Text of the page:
The new IPA has been dubbed Linalool, for the key aromatic compound in those wild northern discovery hops that gives the ale a unique flavor.

“You won’t find a beer anywhere else in the world that has this type of hop ... this hop is off the charts,” Katchever said.

He’s confident the heightened interest in craft beers is not a passing fad. The movement harkens back to pre-Prohibition days when communities commonly had a local brewery, he said, and is part of a modern trend that supports locally-produced food.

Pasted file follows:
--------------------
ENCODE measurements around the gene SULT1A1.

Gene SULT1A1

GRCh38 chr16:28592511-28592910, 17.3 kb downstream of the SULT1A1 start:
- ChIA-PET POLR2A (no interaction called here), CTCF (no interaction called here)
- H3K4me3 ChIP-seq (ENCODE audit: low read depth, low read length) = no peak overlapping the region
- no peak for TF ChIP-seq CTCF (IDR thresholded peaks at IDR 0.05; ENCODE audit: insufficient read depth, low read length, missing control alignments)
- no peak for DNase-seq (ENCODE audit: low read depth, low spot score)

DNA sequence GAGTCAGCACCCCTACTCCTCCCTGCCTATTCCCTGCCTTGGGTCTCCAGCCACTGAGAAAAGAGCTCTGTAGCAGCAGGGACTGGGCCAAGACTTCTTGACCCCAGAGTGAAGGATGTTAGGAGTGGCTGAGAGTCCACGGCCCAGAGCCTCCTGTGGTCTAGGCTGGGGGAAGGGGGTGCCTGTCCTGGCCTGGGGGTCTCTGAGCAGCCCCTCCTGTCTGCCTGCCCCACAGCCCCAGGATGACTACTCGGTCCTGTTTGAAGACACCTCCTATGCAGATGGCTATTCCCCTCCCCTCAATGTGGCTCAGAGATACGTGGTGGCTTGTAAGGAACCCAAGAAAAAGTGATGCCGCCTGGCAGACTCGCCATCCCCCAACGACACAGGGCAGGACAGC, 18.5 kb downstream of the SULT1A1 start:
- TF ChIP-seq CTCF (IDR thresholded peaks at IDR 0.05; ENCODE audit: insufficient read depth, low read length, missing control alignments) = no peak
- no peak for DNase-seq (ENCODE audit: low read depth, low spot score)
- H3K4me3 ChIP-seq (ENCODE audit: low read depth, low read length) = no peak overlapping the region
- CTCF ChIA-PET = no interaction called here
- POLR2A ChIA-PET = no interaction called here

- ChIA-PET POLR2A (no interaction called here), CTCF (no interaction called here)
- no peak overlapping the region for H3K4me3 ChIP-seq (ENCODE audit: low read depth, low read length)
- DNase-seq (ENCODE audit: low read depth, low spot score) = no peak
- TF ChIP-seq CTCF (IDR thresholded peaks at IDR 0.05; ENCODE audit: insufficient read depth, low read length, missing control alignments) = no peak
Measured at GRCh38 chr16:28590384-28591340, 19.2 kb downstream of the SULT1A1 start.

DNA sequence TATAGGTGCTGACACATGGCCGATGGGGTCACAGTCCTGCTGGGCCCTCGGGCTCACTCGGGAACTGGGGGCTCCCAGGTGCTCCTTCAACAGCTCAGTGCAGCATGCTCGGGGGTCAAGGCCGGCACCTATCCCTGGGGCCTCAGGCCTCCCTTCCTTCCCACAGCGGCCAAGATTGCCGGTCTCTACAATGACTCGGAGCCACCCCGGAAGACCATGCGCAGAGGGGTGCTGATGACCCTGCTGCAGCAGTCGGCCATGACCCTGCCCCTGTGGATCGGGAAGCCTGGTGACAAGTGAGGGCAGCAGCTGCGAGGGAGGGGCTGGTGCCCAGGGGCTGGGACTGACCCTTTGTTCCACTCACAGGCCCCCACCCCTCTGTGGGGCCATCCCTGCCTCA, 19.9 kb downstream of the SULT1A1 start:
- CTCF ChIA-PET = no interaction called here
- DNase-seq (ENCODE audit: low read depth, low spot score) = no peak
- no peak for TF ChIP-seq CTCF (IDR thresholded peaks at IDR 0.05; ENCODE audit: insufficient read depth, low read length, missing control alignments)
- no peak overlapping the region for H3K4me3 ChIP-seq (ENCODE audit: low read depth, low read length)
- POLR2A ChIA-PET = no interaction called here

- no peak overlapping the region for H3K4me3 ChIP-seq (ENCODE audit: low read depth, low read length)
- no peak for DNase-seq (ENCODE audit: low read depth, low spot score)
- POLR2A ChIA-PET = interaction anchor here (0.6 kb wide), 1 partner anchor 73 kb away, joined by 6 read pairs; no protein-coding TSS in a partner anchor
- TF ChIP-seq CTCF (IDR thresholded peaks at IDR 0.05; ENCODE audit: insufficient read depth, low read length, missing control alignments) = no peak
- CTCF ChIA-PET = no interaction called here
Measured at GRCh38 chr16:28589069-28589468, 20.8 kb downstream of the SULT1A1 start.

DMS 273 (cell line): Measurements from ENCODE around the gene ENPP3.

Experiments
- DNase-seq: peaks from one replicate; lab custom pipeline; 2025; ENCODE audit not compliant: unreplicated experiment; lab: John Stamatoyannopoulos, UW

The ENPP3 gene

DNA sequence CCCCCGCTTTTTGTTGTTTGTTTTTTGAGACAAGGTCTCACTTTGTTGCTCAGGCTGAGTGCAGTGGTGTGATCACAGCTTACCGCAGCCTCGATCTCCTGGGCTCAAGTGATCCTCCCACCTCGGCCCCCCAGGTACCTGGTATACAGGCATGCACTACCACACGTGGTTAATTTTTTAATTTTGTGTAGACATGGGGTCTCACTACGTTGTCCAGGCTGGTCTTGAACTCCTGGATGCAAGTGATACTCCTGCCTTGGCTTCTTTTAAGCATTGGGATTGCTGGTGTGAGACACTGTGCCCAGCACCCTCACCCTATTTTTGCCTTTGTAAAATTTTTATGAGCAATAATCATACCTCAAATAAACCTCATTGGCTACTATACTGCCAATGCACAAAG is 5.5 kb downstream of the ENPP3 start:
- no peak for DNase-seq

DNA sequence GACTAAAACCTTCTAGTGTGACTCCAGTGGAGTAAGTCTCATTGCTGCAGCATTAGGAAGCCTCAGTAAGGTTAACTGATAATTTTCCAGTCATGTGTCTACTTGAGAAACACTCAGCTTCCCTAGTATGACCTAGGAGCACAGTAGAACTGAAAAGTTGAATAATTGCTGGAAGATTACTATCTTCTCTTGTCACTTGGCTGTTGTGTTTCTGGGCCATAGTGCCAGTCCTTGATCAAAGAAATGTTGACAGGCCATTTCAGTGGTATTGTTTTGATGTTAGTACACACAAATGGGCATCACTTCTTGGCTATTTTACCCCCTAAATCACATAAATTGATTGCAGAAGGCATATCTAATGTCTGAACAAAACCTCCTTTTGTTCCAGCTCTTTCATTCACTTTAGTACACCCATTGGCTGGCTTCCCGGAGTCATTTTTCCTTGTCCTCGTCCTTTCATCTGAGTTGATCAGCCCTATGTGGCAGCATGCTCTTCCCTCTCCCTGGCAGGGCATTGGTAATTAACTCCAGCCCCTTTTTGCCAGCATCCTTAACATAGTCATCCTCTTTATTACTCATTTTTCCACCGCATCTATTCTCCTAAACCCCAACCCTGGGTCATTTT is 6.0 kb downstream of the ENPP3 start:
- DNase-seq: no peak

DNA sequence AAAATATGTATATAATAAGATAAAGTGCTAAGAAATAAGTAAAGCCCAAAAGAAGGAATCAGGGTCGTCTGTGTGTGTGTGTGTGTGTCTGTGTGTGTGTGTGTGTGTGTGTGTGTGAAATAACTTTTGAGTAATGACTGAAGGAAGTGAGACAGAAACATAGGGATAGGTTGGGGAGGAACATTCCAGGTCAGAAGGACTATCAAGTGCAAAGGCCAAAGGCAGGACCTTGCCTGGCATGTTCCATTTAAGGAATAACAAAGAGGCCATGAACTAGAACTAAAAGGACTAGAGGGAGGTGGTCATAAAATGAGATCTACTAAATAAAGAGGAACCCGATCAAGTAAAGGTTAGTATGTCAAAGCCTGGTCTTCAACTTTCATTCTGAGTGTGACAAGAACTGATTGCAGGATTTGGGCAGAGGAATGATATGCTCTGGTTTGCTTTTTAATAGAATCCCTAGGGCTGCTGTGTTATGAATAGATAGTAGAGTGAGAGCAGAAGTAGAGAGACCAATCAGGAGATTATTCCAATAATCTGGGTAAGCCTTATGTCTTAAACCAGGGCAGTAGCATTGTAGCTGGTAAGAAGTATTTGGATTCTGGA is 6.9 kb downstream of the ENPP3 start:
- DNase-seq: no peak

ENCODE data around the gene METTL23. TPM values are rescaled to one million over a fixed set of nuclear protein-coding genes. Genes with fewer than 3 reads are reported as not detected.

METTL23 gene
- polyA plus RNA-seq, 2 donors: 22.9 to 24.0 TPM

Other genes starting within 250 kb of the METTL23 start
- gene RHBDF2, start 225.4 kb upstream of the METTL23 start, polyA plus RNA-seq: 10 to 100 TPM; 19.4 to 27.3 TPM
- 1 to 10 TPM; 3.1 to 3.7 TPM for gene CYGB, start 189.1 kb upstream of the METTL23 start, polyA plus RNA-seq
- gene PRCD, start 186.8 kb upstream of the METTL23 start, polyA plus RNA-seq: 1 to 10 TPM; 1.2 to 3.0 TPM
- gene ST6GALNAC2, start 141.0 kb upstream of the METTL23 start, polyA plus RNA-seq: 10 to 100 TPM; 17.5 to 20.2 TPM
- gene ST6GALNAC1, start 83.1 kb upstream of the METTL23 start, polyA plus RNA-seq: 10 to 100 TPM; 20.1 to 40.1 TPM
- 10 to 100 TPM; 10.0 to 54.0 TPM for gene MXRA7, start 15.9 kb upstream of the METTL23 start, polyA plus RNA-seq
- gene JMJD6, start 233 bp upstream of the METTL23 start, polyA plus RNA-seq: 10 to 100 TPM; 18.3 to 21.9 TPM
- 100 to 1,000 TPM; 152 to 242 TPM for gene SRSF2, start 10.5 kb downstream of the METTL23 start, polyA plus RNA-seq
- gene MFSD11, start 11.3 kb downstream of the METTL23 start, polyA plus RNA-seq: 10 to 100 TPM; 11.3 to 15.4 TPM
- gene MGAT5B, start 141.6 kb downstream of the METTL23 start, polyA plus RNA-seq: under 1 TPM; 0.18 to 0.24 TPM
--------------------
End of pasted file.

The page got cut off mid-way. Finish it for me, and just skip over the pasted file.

“They want to know who brewed their beer,” Katchever said of the growing popularity, “and craft beer is so darn delicious they just can’t help themselves.”

It’s already spawned a secondary source of revenue for the business: Beer tourism. About 100 people on average tour Pearl Street Brewery each weekend, sampling their products and bringing money to the region, Katchever said.

“The county is excited to be able to assist this business on what should be a really aggressive and big growth for the company.” Brian Fukuda, La Crosse County community development specialist

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(6) comments